Wednesday 11 December 2019
The Saab 900 is a mid-sized automobile which was produced by Saab from 1978 until 1998 in two generations. The first generation from 1978 to 1994 is known as the "classic" and the generation from 1994 to 1998 is known as the "new generation".
The "classic" Saab 900 was based on the Saab 99 chassis, though with a longer front end to meet U.S. frontal crash regulations. The 900 was produced in 2- and 4-door sedan, and 3- and 5-door hatchback configurations and, from 1986, as a cabriolet (convertible) model. There were single- and twin-Zenith carburettor, fuel injected, and turbocharged engines, including both Full Pressure Turbo (FPT), and, in European models during the early 1990s, Low Pressure Turbos (LPT).
The Saab 900 is a front-engined, front-wheel-drive compact car with a longitudinally mounted, 45-degree slanted, inline four-cylinder engine, double wishbone front suspension and beam-axle rear suspension. It was originally introduced in May 1978, for the 1979 model year. Like its predecessor the 99, the 900 contained a number of unusual design features that distinguish it from most other cars. First, the engine was installed "backwards", with power delivered from the crank at the front of the car. Second, the transmission, technically a transaxle, bolted directly to the bottom of the engine to form the oil pan (albeit with separate oil lubrication). Thus, power from the crank would be delivered out of the engine at the front, then transferred down and back to the transmission below, via a set of chain-driven primary gears. In similar fashion, Minis also had their gearbox mounted directly below the engine; however, the Mini gearbox and engine shared the same oil, whereas the Saab 900 (and 99)
gearboxes contained a separate sump for engine oil.
Refined over several decades of two-digit Saab models, the 900's double wishbone suspension design provided excellent handling and road feel. The rear suspension comprised a typical beam axle design, stabilized with a Panhard rod. However, the attachment points between the axle and chassis made up an unusual configuration that, in essence, consists of two Watt's linkages at either end of the axle: A lower control arm attaches the axle to the bottom of the vehicle, while an upper link attaches at the top but faces towards the rear, unlike a typical 4-link design with both lower and upper links facing forward.
Early models did not have sway bars; they began appearing on certain models in 1985, and, in U.S. and possibly other markets, became standard on all trim levels by the late 1980s. The sway bars decreased body roll, but at the expense of some ride comfort and when driven aggressively, increased inside wheelspin. The front and rear bars' diameters were unchanged throughout the model's run.
The 900 utilized a deeply curved front windshield, providing the best driver visibility, calling attention to the marque's aircraft legacy. Also underscoring their aircraft lineage, the 900's dashboard was curved to enable easy reach of all controls and featured gauges lit up from the front. Saab engineers placed all controls and gauges in the dashboard according to their frequency of use and/or importance so that the driver need only divert his gaze from the road for the shortest possible time and by the smallest angle. This is why, for example, the oft-used radio is placed so high in the dashboard. In keeping with the paradigm of its predecessor, the 99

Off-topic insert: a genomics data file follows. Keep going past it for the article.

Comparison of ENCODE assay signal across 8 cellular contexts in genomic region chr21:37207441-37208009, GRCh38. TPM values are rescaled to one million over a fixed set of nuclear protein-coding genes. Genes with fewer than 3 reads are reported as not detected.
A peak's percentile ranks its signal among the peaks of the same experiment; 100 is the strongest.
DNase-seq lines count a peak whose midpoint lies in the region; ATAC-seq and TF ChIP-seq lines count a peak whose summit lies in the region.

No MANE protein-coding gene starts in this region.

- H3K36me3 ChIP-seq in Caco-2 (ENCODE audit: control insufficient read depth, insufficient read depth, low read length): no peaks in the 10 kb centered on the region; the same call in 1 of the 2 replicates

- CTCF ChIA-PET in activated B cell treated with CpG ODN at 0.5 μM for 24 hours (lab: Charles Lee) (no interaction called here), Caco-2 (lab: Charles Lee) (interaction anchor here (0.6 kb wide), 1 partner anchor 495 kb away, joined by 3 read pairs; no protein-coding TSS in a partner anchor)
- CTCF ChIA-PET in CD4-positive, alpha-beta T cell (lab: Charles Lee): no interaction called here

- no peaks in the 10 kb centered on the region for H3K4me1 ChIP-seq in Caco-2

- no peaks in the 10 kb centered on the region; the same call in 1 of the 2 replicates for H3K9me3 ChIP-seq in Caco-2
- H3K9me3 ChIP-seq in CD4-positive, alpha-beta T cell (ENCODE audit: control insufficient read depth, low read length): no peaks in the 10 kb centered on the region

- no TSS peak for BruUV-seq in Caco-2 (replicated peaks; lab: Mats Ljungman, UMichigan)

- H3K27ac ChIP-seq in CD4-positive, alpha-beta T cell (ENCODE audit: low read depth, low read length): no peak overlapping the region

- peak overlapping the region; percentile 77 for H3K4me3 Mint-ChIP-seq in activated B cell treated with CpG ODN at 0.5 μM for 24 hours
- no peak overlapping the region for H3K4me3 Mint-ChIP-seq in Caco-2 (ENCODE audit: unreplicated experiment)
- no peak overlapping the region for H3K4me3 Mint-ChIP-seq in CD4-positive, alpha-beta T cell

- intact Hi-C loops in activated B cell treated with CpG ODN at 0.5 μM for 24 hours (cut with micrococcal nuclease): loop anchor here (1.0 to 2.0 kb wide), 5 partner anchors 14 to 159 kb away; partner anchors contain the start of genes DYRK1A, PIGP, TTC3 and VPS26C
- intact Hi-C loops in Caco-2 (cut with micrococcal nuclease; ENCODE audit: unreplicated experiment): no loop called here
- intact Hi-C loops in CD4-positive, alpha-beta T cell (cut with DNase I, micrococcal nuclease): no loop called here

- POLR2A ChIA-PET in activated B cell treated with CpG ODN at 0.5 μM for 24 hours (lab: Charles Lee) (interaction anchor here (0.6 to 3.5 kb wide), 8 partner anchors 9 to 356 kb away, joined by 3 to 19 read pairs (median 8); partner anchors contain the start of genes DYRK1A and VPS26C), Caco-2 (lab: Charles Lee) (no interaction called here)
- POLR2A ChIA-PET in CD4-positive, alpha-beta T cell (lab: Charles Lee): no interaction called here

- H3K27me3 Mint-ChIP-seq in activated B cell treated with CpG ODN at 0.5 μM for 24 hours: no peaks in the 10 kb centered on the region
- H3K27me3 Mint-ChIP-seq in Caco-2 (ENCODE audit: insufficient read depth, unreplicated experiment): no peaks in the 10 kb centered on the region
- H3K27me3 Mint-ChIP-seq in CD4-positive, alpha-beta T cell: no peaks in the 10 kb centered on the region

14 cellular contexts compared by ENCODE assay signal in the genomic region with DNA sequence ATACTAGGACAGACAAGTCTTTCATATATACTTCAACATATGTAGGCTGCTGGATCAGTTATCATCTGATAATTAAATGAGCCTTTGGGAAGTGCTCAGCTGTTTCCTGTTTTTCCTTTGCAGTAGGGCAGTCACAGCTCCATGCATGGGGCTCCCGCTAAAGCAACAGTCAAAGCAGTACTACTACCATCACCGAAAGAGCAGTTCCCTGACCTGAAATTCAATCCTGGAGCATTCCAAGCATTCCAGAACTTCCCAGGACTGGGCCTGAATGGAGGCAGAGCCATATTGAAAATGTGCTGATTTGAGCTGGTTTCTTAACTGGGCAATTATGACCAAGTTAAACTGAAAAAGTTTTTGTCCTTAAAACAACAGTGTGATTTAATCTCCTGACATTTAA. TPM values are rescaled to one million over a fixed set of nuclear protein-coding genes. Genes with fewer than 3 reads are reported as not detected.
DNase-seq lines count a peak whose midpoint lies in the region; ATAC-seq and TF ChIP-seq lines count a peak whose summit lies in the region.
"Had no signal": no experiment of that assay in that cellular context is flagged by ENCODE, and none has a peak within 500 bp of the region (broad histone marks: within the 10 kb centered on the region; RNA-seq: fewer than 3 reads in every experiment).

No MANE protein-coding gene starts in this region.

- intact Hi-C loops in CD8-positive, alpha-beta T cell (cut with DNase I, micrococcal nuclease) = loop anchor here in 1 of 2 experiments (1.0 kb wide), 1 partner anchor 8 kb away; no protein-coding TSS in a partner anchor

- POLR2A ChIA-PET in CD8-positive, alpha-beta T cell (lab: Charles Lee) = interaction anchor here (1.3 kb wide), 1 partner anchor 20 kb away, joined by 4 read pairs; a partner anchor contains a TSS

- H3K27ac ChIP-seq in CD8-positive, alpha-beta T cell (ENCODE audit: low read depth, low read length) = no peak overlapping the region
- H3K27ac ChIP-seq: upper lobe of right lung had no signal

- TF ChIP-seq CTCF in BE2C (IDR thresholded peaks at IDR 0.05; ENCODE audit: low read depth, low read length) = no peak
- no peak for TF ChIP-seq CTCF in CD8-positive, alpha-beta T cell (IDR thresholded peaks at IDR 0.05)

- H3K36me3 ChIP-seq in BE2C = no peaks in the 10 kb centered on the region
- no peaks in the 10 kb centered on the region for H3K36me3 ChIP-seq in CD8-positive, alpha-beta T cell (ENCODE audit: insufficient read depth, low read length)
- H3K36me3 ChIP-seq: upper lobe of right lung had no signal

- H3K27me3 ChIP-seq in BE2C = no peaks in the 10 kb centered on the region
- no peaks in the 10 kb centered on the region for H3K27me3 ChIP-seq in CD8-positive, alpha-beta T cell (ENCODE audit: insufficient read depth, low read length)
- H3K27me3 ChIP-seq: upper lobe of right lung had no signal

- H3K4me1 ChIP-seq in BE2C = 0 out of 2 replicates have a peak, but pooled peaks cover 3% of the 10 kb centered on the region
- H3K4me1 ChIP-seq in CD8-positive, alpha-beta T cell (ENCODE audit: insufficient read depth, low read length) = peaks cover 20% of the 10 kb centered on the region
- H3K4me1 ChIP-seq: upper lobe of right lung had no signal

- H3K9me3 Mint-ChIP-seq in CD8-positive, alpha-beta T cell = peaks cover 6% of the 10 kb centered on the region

model, the 900 employed a door design unique in automotive manufacturing, with an undercutting sweep to meet the undercarriage, forming a tight, solid unit when the door was closed. This feature also eliminated the stoop in the cabin at the footing of the door, as seen in automobiles of other manufacturers, thereby preventing water and debris from collecting and possibly entering the cabin or initiating corrosion, as well as enabling passengers to enter and exit the cabin without need to step over several inches of ledge.
The 900 underwent minor cosmetic design changes for 1987, including restyled front-end and bumpers that went from a vertical to a more sloped design; sheetmetal body parts were unchanged. Being a small car factory, for economic reasons, Saab kept the basic undercarriage more or less unchanged throughout the 900's production run. The Saab 900 could be ordered with different options. One highly sought-after option was called the Aero or, as it was known in the U.S. "Special Performance Group"(SPG). The Aero/SPG incorporated (depending on the market and model year) a body skirt; Engineered by Martin Freestone (me) a sport-suspension (1987+) that included shorter, stiffer springs, stiffer shocks, and swaybars; leather seats; premium stereo; and air conditioning. Each of these features could, of course, be ordered independently from Saab's Accessories Catalog for fitment to standard models. Another desirable UK option at this time was the fitment of very distinctive Minilite alloy wheels. Initially these had the words 'Minilite' and 'Saab' cast in raised lettering. Saabs had a remarkably similar copy but made by Ronal). Power output varied by model year and market but 900S and 900 Turbo models produced after 1985 were fitted with a 16-valve engine, while the basic 900 kept the earlier 8-valve engine.
A 1989 Saab 900 SPG owned by Peter Gilbert of Wisconsin, was driven over a million miles, before being donated to The Wisconsin Automotive Museum. Peter Gilbert claimed a million miles out of the turbocharging unit in addition to the engine itself. Saab gave Mr Gilbert a Saab 9-5 Aero.
- engine: S4
- capacity: 2000 cc
- horsepower: 118 HP
- gearbox: 5+1
- top speed: 170 km/h